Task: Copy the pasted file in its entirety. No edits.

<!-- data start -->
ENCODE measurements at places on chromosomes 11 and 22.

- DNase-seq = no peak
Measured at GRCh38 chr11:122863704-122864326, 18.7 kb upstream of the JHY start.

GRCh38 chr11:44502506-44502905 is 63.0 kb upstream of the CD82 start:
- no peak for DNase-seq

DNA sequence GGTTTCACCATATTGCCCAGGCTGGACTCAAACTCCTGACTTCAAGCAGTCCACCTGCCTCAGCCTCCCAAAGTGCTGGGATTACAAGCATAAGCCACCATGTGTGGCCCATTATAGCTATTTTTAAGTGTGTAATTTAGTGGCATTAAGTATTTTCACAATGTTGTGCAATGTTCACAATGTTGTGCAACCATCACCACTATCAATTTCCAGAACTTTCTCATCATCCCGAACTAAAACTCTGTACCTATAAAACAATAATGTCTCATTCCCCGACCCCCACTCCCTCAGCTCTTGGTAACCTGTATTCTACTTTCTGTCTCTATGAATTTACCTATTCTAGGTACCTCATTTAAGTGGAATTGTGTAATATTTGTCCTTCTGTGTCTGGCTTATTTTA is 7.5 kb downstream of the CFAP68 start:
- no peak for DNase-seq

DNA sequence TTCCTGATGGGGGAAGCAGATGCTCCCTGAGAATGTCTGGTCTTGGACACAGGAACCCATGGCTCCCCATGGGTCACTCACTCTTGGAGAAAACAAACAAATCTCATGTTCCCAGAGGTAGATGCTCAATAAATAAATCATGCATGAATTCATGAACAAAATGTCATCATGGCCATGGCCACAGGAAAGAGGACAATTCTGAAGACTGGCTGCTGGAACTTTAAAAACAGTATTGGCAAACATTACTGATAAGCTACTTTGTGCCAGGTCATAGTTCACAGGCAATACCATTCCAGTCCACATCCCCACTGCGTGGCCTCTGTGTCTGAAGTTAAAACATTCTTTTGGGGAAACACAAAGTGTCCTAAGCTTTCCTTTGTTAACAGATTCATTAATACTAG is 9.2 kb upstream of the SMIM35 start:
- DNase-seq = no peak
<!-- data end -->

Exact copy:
ENCODE measurements at places on chromosomes 11 and 22.

- DNase-seq = no peak
Measured at GRCh38 chr11:122863704-122864326, 18.7 kb upstream of the JHY start.

GRCh38 chr11:44502506-44502905 is 63.0 kb upstream of the CD82 start:
- no peak for DNase-seq

DNA sequence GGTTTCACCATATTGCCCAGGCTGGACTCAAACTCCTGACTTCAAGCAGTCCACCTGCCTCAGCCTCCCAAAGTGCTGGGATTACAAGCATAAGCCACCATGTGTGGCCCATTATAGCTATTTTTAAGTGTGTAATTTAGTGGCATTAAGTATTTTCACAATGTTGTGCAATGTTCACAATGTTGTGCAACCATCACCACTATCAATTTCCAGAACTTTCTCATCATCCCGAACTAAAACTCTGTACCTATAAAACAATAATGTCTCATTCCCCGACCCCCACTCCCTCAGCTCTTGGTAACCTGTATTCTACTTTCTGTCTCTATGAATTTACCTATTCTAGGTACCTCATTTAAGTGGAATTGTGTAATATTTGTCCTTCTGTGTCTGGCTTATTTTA is 7.5 kb downstream of the CFAP68 start:
- no peak for DNase-seq

DNA sequence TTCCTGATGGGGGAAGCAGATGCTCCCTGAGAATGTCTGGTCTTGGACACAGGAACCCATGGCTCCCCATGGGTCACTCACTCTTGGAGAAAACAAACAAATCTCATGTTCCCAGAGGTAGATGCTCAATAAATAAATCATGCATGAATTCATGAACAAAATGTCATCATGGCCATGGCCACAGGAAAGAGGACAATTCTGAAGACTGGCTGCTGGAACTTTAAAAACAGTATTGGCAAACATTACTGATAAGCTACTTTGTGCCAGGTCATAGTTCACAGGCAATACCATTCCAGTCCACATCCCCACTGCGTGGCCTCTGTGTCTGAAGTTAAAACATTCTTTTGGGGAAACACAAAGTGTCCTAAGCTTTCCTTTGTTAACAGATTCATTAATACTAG is 9.2 kb upstream of the SMIM35 start:
- DNase-seq = no peak